Photo credit: Chris Graythen/Getty Images

Two-time Formula One champion Fernando Alonso didn’t miss racing in the F1 Monaco Grand Prix he skipped for the Indianapolis 500, and it doesn’t sound like people from his home country did either. The reported Spanish television audience for the Indy 500 was more than double that of Monaco on Sunday.

Since the races happen on the same day, Alonso missed Monaco to race the Indy 500. It was his first time racing an Indy car, and he was a contender for the win well until his poor, sad Honda engine led him to the fate he’s all too familiar with in F1: The car breaking on lap 179 of 200. He finished 24th as a result.

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According to the F1 Broadcasting blog—as cited by Sports Business Daily’s Adam Stern, who keeps a Twitter thread of the Verizon IndyCar Series’ television ratings each race—an average of 443,000 people in Spain watched the live broadcast of the Indy 500. There weren’t numbers from the year before, but the U.S. numbers for Indy 500 viewership actually went down.

Compared to that, an average of 212,000 viewers in Spain watched the Monaco Grand Prix in which the retired-but-not-actually-retried Jenson Button subbed the race for Alonso. That means even though the races were at different times, the Indy 500, a traditionally American event, drew more interest in Spain this year than did F1’s biggest race.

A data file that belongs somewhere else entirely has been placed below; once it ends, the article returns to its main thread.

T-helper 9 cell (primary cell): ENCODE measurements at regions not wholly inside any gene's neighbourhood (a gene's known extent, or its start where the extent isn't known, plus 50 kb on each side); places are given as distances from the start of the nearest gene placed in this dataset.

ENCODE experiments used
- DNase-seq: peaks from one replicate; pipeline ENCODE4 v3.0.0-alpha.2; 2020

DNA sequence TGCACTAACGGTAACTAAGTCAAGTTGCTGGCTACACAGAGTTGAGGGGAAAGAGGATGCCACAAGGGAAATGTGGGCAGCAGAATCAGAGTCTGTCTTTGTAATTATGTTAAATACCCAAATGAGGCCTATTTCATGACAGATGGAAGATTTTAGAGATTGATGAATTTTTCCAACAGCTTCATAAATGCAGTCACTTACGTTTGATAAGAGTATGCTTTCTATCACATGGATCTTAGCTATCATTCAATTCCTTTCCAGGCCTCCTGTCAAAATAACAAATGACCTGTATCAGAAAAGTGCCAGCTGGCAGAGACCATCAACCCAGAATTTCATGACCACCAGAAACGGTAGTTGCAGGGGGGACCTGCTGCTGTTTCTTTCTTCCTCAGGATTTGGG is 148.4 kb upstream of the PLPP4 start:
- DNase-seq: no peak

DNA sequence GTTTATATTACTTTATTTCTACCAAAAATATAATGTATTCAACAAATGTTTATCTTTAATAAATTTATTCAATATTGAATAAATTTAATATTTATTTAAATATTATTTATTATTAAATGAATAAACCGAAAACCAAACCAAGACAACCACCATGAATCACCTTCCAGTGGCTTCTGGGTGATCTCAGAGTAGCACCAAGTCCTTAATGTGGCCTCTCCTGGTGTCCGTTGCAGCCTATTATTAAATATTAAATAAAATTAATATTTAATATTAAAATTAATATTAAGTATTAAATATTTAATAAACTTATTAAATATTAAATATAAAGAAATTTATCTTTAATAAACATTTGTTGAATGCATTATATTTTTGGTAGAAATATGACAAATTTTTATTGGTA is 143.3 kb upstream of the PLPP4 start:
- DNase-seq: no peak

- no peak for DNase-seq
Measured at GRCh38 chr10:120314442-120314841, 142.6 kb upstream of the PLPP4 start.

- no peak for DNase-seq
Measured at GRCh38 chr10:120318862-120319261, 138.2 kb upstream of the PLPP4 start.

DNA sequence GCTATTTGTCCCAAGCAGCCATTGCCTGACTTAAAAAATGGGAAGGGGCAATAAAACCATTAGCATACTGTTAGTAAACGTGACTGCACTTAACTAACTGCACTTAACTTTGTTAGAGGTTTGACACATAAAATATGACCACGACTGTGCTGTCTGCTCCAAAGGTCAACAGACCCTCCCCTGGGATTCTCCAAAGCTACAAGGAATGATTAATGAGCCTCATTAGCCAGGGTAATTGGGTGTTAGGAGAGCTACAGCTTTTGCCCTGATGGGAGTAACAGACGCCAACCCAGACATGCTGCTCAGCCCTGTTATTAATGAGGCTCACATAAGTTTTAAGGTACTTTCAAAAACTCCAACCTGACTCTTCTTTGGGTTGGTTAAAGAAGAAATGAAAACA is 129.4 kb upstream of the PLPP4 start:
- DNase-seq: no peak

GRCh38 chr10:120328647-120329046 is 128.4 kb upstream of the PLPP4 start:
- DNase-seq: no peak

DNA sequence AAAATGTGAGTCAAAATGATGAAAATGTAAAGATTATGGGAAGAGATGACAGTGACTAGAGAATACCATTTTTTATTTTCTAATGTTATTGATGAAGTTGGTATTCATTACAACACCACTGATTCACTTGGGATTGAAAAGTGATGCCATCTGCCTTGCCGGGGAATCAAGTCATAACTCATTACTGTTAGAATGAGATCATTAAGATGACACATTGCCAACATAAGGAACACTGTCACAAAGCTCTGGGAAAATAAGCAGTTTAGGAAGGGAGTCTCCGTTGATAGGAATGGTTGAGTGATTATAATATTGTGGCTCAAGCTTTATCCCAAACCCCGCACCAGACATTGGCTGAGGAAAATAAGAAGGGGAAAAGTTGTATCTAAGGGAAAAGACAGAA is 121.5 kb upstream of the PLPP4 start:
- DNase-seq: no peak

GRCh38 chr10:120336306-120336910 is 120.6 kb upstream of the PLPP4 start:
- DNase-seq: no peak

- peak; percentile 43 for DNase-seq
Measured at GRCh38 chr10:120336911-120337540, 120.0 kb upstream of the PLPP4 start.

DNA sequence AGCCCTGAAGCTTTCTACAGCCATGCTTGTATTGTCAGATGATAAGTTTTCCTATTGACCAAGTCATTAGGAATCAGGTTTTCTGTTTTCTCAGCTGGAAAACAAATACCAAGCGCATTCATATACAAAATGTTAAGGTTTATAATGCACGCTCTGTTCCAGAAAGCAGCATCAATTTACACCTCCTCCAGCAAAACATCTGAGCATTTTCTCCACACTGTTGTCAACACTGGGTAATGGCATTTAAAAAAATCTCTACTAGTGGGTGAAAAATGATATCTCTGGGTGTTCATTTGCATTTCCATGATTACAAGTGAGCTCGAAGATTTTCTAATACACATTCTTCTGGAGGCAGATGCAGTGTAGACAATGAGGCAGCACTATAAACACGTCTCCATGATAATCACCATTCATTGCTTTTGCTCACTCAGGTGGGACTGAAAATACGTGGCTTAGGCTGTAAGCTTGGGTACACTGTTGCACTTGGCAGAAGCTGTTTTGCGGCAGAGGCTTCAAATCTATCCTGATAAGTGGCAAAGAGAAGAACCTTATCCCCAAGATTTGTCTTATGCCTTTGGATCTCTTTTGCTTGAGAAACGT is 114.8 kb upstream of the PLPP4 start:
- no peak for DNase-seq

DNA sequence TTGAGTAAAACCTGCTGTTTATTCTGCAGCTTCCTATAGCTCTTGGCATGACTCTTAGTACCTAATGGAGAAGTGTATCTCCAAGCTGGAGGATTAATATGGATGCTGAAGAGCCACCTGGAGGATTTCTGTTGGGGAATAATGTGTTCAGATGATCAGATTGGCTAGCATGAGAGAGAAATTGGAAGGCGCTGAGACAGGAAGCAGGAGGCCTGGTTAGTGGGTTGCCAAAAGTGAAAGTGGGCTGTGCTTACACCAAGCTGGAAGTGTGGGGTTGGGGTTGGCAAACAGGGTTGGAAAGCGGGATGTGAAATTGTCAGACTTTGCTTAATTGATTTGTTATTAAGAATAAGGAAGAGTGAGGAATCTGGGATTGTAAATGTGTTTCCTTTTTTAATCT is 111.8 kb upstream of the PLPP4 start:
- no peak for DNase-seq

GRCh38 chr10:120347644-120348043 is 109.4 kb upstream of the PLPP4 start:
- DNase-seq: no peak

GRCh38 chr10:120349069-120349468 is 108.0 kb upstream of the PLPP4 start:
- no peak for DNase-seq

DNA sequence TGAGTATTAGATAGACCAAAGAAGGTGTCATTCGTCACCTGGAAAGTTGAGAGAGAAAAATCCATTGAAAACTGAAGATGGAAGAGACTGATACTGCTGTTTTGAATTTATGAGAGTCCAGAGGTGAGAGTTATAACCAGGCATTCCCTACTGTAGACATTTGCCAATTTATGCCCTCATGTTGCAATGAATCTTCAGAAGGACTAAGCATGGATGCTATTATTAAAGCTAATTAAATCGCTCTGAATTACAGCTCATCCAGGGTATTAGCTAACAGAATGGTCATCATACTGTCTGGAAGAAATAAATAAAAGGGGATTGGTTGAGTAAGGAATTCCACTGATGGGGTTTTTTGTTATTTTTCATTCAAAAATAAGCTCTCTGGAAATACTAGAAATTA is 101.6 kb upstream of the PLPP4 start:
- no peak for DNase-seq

The Spanish viewership of the Monaco race was also significantly down from 2016, during which F1 Broadcasting reports that 302,000 people in Spain watched the event. Viewership dropped by nearly a third this year, which is a huge portion of the rather small viewership.

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Like any college psychology professor will tell you, correlation does not mean causation. We can’t prove that Alonso’s presence in the Indy 500 shot its Spain ratings to more than double that of F1, but we can make a pretty educated guess based on the factors surrounding the races.

Mainly, the times each race came on in Spain don’t seem like they’d have much of an impact on viewership. The IndyCar race started at noon ET, which is 4 p.m. or 5 p.m. in Spain depending on the time zone you’re in. F1 started at 8 a.m. ET, which would be noon or 1 p.m. in a Spanish time zone. On a Sunday, those are pretty normal times of the day to have an opening in your schedule.

But as an American, I obviously don’t know what Spaniards may be doing at noon that could tank F1 viewership. Whatever it is, they obviously weren’t doing it last year.